Wednesday, 17 February 2010

Gastronomy and History of Food in the Languedoc

Languedoc was a dominion of the Counts of Toulouse — independent principalities in southwestern France — until the thirteenth century when it became a possession of the French Crown. There were two medieval French dialects spoken, oc, spoken in the south, and oïl, spoken in the north, derived from their respective words for "yes." The language of the south, Occitan, known as langue d'oc , was a Romance language that flowered from the eleventh to thirteenth centuries when troubadours composed lyric courtly love poems called canso and traveled to the seigneurial courts reciting their works.  
The land of Oc circles from Roussillon, near the Spanish border, to the Rhône River. In the past many French people considered the Languedoc a desert of French gastronomy. But the rich tradition of cooking in Languedoc was evident long ago if we consider Racine's comment, who first remarked, while staying
in Uzès in 1661, that twenty caterers could make a living there but a bookseller would starve to death, and that Languedoc had the best olive in the world.

 Many people think of Languedoc as mountainous, while others see it as a poor man's Côte d'Azur. A culinary confusion has arisen as well. Is the food ducks and beans or is it fish stews and salt cod? The geography of Languedoc is responsible for some of this confusion. The cuisine of Languedoc is divided into three areas and each feels a culinary influence from its neighboring region. The hills and mountains of Haut Languedoc are home to cities such as Toulouse, Carcassonne, Albi, and Cordes and feels its greatest influence from three sources, the Quercy, the Auvergne, and coastal Languedoc. The cuisine of the Haut Languedoc is characterized by the use of pork and bird fat, especially duck, and by local products. Besides cassoulet and poularde à la Toulouse, daube languedocienne is famous, as is pâté de fois grasmade with truffles, a speciality of Toulouse, Cazères, and Albi.


The second area is the Bas Languedoc, the plains and sloping hills that run to the coast. The Bas Languedoc, like neighboring Provence, is characterized by a more interesting cuisine and elaborate fish preparations that are found all along the coast. From the Bas Languedoc come preparations such as la brandade de Nîmes.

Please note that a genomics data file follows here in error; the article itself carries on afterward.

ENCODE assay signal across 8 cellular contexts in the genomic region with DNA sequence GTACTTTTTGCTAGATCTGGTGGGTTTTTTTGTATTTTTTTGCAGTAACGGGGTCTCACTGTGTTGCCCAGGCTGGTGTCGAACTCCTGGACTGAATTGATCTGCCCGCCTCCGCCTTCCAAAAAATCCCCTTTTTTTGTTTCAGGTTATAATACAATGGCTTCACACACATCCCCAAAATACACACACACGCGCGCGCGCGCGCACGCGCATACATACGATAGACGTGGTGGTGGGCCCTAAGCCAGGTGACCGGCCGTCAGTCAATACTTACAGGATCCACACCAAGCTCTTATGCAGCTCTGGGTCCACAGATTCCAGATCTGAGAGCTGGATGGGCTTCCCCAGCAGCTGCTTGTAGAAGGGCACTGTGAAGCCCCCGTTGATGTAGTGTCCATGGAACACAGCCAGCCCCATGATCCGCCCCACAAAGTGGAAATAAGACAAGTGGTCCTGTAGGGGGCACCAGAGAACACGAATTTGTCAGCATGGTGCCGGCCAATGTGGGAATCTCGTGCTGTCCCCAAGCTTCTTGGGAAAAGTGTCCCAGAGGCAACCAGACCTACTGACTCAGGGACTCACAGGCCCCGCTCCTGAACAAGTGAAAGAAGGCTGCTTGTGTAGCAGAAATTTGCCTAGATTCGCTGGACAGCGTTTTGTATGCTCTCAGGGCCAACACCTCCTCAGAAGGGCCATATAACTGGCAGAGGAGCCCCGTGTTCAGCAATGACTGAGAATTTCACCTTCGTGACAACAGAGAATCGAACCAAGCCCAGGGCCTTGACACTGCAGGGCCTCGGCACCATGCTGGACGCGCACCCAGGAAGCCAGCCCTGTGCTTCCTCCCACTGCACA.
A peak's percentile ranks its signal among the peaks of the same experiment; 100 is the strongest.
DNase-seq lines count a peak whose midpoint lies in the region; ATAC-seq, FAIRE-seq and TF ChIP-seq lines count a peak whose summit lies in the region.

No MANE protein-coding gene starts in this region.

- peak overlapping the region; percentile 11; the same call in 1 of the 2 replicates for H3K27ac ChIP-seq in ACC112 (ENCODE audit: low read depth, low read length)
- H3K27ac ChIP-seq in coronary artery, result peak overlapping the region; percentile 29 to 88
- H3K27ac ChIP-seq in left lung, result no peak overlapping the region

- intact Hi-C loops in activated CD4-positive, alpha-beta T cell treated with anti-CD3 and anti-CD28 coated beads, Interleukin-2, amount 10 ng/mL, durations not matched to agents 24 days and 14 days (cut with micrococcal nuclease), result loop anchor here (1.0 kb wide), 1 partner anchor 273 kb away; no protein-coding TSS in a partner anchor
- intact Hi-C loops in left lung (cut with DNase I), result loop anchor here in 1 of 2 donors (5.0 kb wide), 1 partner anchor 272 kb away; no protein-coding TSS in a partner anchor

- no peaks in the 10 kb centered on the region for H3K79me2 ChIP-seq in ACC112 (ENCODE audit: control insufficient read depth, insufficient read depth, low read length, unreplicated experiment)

The third area is the Côte Languedoc, almost a part of Provence on one end and Catalonia on the other. Here one finds les petits pâtés de Pézenas, pastry of lamb sweetmeat and the bourride de Sète, a fish stew made with saffron and a vegetable-enchanced garlic mayonnaise. Along the côte, bordering Spain, is Roussillon or French Catalonia, mostly influenced by Catalan cooking. This Catalonian influence goes all the way to the mouth of the Rhône, and one sees this today in the appearance of paella (admittedly not very good) as far east as Nîmes.

The dishes of the Roussillon and Languedoc range from the Catalan snail, pork sausage, and lamb chop grilled repast known as cargolade to the Camarguais gardiane, a bull, red wine, and black olive stew. Other dishes are smoked tuna; fricassee of wild girolles (chanterelle mushrooms) with garlic and herbs; crème catalane, a lemon, vanilla, and fennel seed custard; moules de Bouzigues, the cultivated mussels of the lagoon; boules de picolat, seasoned meatballs with white beans; salade Catalane or Collioure, greens with anchovies, peppers and tomatoes; cigalle de mer, sea cricket, a tiny crayfish-like creature, served grilled; and l'ollada, a rich stew.


The gastronomy of Languedoc grew as a result of the influence of Spain. A Spanish tide flowed over the Pyrenees to towns like Toulouse, Béziers, Narbonne, and Montpellier. The wave it rode upon was the great body of Arabic learning that emanated out of the intellectual center of Toledo. By the fourteenth century, we find traces of the new Arab astronomy, astrology, philosophy, medicine, and dietetics in the Languedoc with the University of Montpellier playing an important role in their dissemination. The Jews played a great role, too, in this intellectual movement, for the largest share of translators was Jewish, often translating these Arabic works from the Hebrew or the original Arabic.


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